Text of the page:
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2013 NFL Draft order: Possible trade partners for Lions

It'll depend on a number of factors, but here is a very early look at some possible trade partners for the Detroit Lions in the 2013 NFL Draft.

Jeff Zelevansky

With the 2013 NFL Draft order now set, we know that the Detroit Lions hold the fifth overall pick. We also know which teams are set to pick behind the Lions. While it's admittedly still way too early to start getting into in-depth discussions about potential picks and trade scenarios, let's gloss over the subject based on looking at the top 10 selections:

1. Kansas City Chiefs (2-14) .516 SOS
2. Jacksonville Jaguars (2-14) .539
3. Oakland Raiders (4-12) .469
4. Philadelphia Eagles (4-12) .508
5. Detroit Lions (4-12) .566
6. Cleveland Browns (5-11) .508
7. Arizona Cardinals (5-11) .559
8. Buffalo Bills (6-10) .480
9. New York Jets (6-10) .512 (4-8 conference record)
10. Tennessee Titans (6-10) .512 (5-7 conference record)

Unfortunately, the 2013 quarterback class is nowhere near as strong as 2012. There are no perceived "sure things" like Andrew Luck and Robert Griffin III. Instead, you have lots of question marks surrounding guys like Geno Smith and Matt Barkley, who didn't exactly have outstanding senior seasons. This means that there may not be a huge market for trading up.

On the other hand, it seems like every year one or two quarterbacks really see their stock shoot up either by way of an all-star game or the combine. This is exactly what the Lions should be rooting for. Not only could this improve the chances of a team wanting to trade up, but it could also give the Lions more non-quarterbacks to choose from when they go on the clock.

As it stands right now, I see seven teams in the top 10 that could conceivably draft a quarterback. This includes all four teams ahead of the Lions, although the Jaguars and Raiders likely will go with a slightly modified version of what they have right now in 2013 (perhaps with the addition of Tim Tebow in Jacksonville). Behind the Lions, the Cardinals, Bills and Jets all could have a need for a franchise quarterback, especially if new general managers and head coaches enter the mix.

For the sake of this conversation, let's consider one top quarterback is taken in the top four, leaving the No. 2 QB available when the Lions go on the clock with the fifth overall pick. Let's also consider that there is a significant drop off between the second and third quarterback out there, meaning that teams like the Cardinals, Bills and Jets could be competing for the chance to draft him. This could put the Lions in a nice position should they decide that they want to trade down. They could undercut the Browns at No. 6 by offering a better potential deal, and they could pit these three teams against each other and suggest that if they don't make a trade, they could lose out on their chance at getting a franchise quarterback.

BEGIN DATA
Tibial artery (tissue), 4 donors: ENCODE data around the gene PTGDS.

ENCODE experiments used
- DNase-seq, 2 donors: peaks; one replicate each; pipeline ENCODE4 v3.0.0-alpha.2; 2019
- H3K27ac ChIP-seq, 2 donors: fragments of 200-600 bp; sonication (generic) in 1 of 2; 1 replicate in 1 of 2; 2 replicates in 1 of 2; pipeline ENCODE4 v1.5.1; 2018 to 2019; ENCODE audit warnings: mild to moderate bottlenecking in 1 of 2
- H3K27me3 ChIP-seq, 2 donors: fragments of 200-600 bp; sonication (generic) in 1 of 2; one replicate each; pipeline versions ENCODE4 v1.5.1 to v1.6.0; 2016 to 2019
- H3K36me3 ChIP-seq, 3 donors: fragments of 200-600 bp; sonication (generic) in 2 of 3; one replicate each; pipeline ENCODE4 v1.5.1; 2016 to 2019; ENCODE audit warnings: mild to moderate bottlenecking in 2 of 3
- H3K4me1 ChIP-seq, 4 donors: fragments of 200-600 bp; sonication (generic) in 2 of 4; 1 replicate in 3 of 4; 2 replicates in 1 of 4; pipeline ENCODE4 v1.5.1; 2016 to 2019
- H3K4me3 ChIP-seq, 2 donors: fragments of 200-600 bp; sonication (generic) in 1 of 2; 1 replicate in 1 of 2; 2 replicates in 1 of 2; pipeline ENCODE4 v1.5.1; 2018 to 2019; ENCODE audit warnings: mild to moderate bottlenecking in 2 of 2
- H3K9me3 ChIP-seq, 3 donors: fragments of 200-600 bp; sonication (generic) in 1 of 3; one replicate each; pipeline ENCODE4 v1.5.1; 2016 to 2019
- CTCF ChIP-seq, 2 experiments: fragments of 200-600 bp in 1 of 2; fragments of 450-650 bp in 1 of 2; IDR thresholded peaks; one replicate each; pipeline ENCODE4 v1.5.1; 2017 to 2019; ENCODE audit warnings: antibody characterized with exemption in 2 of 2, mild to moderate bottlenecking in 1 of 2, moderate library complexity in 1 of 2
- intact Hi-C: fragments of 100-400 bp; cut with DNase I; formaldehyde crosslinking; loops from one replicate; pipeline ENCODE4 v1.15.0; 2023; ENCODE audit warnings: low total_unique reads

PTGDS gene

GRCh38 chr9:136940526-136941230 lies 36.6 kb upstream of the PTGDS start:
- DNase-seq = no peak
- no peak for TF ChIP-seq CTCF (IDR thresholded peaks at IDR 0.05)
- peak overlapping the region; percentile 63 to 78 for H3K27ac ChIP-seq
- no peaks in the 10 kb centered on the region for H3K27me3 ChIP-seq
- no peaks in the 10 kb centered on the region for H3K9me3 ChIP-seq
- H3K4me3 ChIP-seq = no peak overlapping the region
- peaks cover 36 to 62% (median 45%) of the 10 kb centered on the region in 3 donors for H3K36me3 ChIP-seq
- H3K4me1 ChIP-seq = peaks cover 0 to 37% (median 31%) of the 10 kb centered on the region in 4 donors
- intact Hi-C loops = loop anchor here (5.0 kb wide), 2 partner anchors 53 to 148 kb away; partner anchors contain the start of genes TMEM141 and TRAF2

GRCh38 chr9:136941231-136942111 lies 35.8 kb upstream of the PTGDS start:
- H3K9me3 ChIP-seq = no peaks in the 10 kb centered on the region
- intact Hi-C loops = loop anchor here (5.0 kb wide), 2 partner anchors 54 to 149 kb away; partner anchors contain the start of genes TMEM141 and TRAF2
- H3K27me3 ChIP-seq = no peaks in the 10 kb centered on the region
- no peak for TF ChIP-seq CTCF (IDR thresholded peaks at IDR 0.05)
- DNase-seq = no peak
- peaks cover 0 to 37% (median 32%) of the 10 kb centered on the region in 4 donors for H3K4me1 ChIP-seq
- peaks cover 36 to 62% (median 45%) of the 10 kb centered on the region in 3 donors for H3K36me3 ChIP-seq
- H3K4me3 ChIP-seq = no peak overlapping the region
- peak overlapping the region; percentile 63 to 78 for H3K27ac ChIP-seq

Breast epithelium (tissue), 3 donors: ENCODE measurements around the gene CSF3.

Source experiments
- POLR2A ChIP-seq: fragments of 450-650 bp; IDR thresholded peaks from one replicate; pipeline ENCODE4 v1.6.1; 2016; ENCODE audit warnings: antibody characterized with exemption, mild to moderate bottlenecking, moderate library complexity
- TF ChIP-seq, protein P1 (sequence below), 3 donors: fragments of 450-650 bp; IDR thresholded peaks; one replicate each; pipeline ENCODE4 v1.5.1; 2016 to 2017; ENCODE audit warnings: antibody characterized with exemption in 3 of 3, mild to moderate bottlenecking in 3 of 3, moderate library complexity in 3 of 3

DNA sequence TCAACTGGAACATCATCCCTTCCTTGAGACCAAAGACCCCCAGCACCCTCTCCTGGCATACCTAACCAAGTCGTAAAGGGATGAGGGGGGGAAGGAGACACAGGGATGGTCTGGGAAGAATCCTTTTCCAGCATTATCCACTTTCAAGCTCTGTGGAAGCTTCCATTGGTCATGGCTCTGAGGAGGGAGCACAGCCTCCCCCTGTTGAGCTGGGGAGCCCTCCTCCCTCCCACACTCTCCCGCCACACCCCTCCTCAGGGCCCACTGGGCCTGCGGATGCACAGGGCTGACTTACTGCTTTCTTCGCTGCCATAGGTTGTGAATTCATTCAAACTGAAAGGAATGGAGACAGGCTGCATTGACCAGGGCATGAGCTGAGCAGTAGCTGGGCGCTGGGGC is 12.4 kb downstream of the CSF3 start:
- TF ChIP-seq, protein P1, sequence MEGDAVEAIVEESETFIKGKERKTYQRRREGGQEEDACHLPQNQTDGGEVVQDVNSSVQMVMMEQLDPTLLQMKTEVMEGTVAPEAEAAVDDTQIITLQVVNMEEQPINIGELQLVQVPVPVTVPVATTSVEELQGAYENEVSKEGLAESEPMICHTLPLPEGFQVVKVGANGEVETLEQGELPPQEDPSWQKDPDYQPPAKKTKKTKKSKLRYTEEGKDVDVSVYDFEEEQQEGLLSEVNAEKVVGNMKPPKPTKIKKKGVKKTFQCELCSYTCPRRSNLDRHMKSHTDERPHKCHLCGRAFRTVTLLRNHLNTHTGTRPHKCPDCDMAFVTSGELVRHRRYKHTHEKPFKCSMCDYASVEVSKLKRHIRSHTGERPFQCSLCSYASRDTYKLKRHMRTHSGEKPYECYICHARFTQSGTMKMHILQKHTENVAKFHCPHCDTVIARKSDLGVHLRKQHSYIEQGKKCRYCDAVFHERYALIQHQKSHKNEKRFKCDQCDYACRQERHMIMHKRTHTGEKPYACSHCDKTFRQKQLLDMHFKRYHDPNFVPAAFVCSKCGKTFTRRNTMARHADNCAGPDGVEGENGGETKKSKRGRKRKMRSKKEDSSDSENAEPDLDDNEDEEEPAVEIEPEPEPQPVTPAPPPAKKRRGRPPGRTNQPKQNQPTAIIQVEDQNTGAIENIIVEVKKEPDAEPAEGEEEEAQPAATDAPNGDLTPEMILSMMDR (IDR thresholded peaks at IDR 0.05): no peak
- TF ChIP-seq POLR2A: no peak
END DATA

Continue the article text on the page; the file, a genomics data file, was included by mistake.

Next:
For the Lions, if the potential for a deal is there, pulling the trigger will ultimately come down to feeling comfortable with which players will be available wherever you move down to. If you jump back to No. 9, for example, are the extra picks worth potentially losing out on someone who you know will be there at No. 5? That is the main question the Lions will face aside from if the situation is actually going to present a realistic option to make a trade.

Since it is so early in the offseason, I suppose this is my way of saying that we should keep an eye on quarterbacks both from a free agency and trade standpoint and from the perspective of quarterbacks in the 2013 draft class. The Lions certainly aren't going to make any changes with Matthew Stafford at the helm, but how the quarterback market shakes out could impact their potential for a draft-day trade. If the Jets go out and trade for Michael Vick or deal Mark Sanchez, for example, that could affect what kind of market there is for a deal.

Even if there ends up being an offer on the table come draft day, that doesn't mean the Lions will pull the trigger on it. Regardless, it's certainly worth considering the possibilities given that the Lions do have so many needs. An extra pick here or there could really help the Lions both now and in the future, especially if they find a way to swing a first- or second-round pick out of it. Trading down early in the draft hasn't exactly been Martin Mayhew's modus operandi, but the Lions may find themselves in a situation where it makes sense in 2013.

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